Author: Julie Rawson| Published: April 2017
Jen Salinetti farms with her husband Pete in Tyringham, MA in the Berkshires. They have been farming for 16 years together, the four years spent on their almost 5-acre farm. In recent years they have not been using tillage to grow their vegetables. Jen feels that by not disturbing the soil they have a considerable positive impact on carbon sequestration on their land. They have experienced a significant increase in quality and yields which has enabled them to create a viable business on a small amount of land.
“Pete and I started experimenting with no-till 13 years ago, and we are now going into year 11. Our initial experimenting began when we were looking to increase greenhouse production. We started looking into ways to do prep without the tiller. We saw some really great results after the first season. And then we expanded it out to our market garden. Through the process, we were able to set up permanent beds and maximize our earnings and outputs through proper spacing of plants. It was right around when our son Diego was born. We wanted to commit to farming, to be available for family life and to be home.”
They read of French bio-intensive methods in books. Pete took off with that and Jen has supported him on some level. In the early 2000s they took an intensive with Eliot Coleman at a NOFA Summer Conference. Jen remembers being in that workshop and Pete looking at her and giving her an “I told you so” look. Jen thought this system was nice for a backyard gardener, but was unsure of the scalability for market growing for profit.
Some authors whose works were important in their conversion to no-till and soil buiding were Lee Reich, author of The Weed Free Gardener, and Grace Gershuny’s The Soul of Soil. Jerry Brunetti’s book Farm as Ecosystemwas also valuable. Now they feel that they are living proof that no till can be accomplished on scale. Jen remembered Eliot’s class giving her a whir of emotions. “There is someone who is doing this, has success, hard numbers, and success further north than us. It came at a critical time. We were having our second child. We were committing to being home and to being a family unit and to being in a position to provide high quality food to our community,” said Jen.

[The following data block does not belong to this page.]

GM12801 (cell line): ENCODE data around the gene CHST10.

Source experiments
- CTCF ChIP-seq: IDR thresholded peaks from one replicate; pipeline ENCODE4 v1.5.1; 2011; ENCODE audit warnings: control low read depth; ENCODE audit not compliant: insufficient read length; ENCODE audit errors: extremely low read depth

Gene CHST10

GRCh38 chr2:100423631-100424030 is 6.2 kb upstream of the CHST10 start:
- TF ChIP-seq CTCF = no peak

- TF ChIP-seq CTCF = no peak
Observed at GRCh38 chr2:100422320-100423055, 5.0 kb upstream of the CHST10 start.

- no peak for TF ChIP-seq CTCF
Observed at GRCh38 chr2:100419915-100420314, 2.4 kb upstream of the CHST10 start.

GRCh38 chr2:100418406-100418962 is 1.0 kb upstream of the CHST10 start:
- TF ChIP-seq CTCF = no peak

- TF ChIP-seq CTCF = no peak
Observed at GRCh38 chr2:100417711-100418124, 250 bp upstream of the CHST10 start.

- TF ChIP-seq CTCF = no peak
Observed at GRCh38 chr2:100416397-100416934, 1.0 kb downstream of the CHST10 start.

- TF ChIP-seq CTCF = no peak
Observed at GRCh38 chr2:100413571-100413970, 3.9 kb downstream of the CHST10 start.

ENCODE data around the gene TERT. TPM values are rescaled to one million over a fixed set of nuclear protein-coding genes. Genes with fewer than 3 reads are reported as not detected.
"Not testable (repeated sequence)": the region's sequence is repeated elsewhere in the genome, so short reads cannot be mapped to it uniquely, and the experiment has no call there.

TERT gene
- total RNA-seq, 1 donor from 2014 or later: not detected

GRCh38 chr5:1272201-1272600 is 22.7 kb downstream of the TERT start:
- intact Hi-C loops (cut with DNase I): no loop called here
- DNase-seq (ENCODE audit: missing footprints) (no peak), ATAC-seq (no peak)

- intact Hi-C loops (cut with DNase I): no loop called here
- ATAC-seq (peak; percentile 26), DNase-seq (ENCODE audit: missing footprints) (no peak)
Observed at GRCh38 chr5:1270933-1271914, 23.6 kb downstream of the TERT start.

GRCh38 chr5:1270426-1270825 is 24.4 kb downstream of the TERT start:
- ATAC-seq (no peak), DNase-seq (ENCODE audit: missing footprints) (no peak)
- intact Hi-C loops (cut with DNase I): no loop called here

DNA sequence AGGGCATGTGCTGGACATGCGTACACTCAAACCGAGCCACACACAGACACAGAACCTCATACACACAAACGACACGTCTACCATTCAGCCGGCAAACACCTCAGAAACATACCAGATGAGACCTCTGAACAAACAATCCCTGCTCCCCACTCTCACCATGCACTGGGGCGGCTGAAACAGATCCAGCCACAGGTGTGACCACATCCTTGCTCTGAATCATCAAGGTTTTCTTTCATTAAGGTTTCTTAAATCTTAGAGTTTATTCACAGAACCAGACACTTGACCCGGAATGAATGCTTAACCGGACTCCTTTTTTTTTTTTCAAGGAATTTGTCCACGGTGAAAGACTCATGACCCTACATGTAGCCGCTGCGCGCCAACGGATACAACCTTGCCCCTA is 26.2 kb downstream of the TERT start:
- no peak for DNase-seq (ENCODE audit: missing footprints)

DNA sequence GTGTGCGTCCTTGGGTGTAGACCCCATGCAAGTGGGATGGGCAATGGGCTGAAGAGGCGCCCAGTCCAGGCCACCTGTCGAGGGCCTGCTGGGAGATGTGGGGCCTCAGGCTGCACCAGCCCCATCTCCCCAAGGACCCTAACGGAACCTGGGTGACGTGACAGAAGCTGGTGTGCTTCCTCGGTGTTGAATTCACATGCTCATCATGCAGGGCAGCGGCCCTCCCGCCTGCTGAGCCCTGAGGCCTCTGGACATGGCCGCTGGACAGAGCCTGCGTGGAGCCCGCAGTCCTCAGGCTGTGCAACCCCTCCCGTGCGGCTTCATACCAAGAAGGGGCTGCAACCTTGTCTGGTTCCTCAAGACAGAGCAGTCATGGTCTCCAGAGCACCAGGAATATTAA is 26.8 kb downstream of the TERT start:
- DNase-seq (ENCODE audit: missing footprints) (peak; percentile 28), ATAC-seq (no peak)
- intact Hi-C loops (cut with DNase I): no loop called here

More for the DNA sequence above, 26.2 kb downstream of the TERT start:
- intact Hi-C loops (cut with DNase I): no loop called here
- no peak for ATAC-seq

Every year they make some adjustments to their system. They push their season extension, have more constant soil coverage and provide more mulching. They find it fun to have this foundation and be able to build off of it, grow their business and teach others about their findings.
Jen states: “I would actually encourage somebody to not do it all at once. I think for two reasons – it could be incredibly overwhelming and a huge risk. I can say with complete confidence that we have better yield and quality, but it would have been too much of a risk all at once. Transitioning over a couple of years helped us to be able to see that one field over there was doing better than the other – carrots, for example were not growing as well over there as here. The longer transition helped to solidify it in front of our eyes and in our mouths. Within the first year we were able to bear witness to the overall positive changes we were making. By the end of year two, it was a significant shift for us.”
Though it was hard for Jen to embrace no-till farming at first, she did have some amazing mentors – she interned with Deb Habib and Ricky Baruc of Seeds of Solidarity Farm. She was their first intern. She saw that they were a number of years ahead of them and having success with what they were doing. After she left college and apprenticed on a farm that was not operating in that way, she was able to see on so many different levels that no-till made sense. Nonetheless, it was harder for her to take any really big steps. Pete is always willing to push the envelope further than she is through new applications and trials. “We had a few books on hand and some good inspiration. The Soul of Soil was a huge one for us. It gave us a clear perspective of our soil as a living environment. Having a better understanding of soil building was the foundation of that book. It helped us to see how comprehensive the system could be. I could see that we were not growing plants anymore. More so, we are here to support an ecosystem.”
Jen suggests that folks start by defining the bed spaces within their garden with permanent walking spaces and beds. Commit to having the bed spaces as weed free as possible. Their beds are very systematic – 30” wide with 12” pathways and beds 50’ long. With that system, they can set up their quick hoops easily and always use the same materials. It also makes it easier to calculate yields when there is uniformity.
Organic matter is a really important component. Having a good source of compost and being generous with it is essential for them. When they first started, they just put the compost in the planting hole. Now they do the whole bed. It is a hard thing to swallow at first, but the layering of compost mimics what the earth naturally does on its own. Observing what surrounds them and putting it into practice in the field continues to help their production thrive.